7:30 a.m., Jan. 25)
paralympian an inspiration to us all
By Fred Sherwin
Orléans para-athlete Kimberley Fawcett has managed
to overcome the loss of her leg and the death
of her son to become a world class athlete and
an inspiration to the physically disabled and
able-bodied alike. Fred Sherwin/Photo
43, Kimberley Fawcett is an athlete, a soldier and a world
traveller. She's served twice in Afghanistan and has competed
on the international stage in three world championships
on three different continents. She also just happens to
be an amputee.
and sadly, Cpt. Fawcett didn't lose her leg in combat.
She lost it while stationed in Kingston in 2006. She was
walking with her nine-month-old son Keiran when they were
struck by a careless driver.
Fawcett's pant leg got caught on the vehicle's front grill,
and they were dragged underneath. When the car came to
an abrupt stop, she was thrown forward into a concrete
being rushed to the hospital, she was placed in an induced
coma for four days. When the doctors revived her, she
found out that her leg had been amputated just above the
knee. But there was worse news to come, Keiran was thrown
from her arms during the crash and was killed instantly.
the horrific accident and the loss of her son, Cpt. Fawcett
decided to honour him by learning how to walk and run
and take the steps Kieran never got a chance to take.
figured I lost my leg because Kieran needed it more than
I did," says Cpt. Fawcett, who is currently living
in Orléans. "He was just learning to pull
himself up to stand when the accident happened."
Fawcett barely started rehab when her dreams and aspirations
grew far beyond merely learning how to walk with a prosthesis.
She was determined to get back to work as soon as possible
and did so within six months. She left rehab after just
two months and started working out with her husband Curtis,
who is also in the military.
done several triathlons together before the accident,
they decided to set a goal for Kimberley to compete in
a para-triathlon with Curtis as her handler. The first
time she competed was at the World Championships in Vancouver
in June 2008.
didn't go very well. I had a terrible prosthesis that
was poorly-fitted. It wasn't a good time," says Cpt.
the difficulties she had to deal with in Vancouver, Cpt.
Fawcett continued to compete with sub-par equip.m.ent that
made each step extremely painful.
life change forever, however, when several of her fellow
para-athletes told her about Eric Schaeffer who designs
and manufactures competitive prothesis in New York through
a company called A Step Ahead.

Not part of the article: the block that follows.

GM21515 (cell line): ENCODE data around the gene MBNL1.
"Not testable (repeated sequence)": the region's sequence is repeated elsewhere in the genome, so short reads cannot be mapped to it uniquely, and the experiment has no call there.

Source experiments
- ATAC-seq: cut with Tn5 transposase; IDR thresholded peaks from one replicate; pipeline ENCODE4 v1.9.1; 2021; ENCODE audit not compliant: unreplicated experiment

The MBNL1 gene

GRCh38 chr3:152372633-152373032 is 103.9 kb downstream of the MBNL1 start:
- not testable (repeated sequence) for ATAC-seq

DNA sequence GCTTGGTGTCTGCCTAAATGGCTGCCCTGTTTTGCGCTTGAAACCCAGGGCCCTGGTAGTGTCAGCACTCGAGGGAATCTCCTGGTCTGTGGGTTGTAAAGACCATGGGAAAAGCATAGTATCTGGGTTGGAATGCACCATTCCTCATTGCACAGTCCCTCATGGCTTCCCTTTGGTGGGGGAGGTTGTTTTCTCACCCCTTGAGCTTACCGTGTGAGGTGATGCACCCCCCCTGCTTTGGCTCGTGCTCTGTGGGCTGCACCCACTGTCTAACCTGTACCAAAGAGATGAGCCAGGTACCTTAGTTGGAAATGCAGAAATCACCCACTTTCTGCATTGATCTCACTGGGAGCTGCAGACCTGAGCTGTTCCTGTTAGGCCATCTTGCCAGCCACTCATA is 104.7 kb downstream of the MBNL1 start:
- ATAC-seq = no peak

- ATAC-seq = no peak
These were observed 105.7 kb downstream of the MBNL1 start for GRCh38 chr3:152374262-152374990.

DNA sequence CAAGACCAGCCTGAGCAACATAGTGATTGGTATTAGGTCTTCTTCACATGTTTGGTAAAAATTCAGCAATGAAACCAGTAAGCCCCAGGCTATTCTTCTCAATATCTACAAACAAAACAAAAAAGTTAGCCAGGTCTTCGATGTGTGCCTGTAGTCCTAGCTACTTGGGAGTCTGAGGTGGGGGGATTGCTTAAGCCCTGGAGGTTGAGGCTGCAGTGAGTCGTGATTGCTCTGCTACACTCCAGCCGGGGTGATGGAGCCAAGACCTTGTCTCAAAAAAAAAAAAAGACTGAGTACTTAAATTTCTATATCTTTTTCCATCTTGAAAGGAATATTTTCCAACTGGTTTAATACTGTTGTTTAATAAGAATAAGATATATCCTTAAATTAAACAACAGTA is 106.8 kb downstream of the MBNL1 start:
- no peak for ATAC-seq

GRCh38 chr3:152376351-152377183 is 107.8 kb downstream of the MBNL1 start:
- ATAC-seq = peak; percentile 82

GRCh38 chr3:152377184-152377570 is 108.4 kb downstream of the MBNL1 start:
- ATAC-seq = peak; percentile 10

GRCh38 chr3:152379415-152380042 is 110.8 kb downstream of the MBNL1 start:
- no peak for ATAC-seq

saved my life. There's no question he gave me a reason
to live and to want to try harder," says Cpt. Fawcett.
weeks of being fitted with a set of new prothesis -- one
for running and one for cycling -- her times started dropping
dramatically. At the 2010 World Paratriathlon Championships
in Budapest, she won a bronze medal, cutting her time
in Vancouver by more than half.
past summer she placed fourth at the World Championships
in Beijing, finishing in a respectable time of 2.20:39
despite being thrown off her bike which likely cost her
another bronze medal.
the lead-up to the World Championships, Cpt. Fawcett took
up sprinting with an eye on qualifying for the Paralympics
this summer in London.
a mere six weeks of training she set a new Canadian record
in the 100 and 200-metres for single amputees above the
each competition, Cpt. Fawcett is accompanied by her husband
Curtis, who is also an accomplished triathlete, and a
picture of their son Kieran who has been with her every
step of the way.
I do is in memory of him. When I came back from Budapest,
I brought the medal to his grave and took a picture of
it hanging on his grave marker. It was my way of celebrating
it with him," says Cpt. Fawcett. "I can't tell
you how many times he's been on my shoulder encouraging
me to go on. If I didn't have that, I don't think I'd
be able to keep going."
Cpt. Fawcett has her sights set on the Paralympics in
London this summer, she has a more immediate goal waiting
for her in Africa.
weekend she will be boarding a plane with several fellow
adventurers bound for Tanzania, where she plans to climb
Mount Kilimanjaro to raise money and awareness for a new
charity she has launched called the ParAthletes of Canada.
goal of the organization is to provide athletes with physical
disabilities, and especially female athletes, with the
equip.m.ent they need to participate in their chosen sport
on a competitive level.
are lots of programs out there aimed at introducing people
with physical disabilities to sports, but nothing to help
them take it to the next level," says Cpt. Fawcett.
motivating factor for the climb is to inspire other women
with physical disabilities to do more; to set goals and
goal, really, is to inspire people." says Cpt. Fawcett.
"Dare to dream the extraordinary and amazing things
story was made possible thanks to the
generous support of our local
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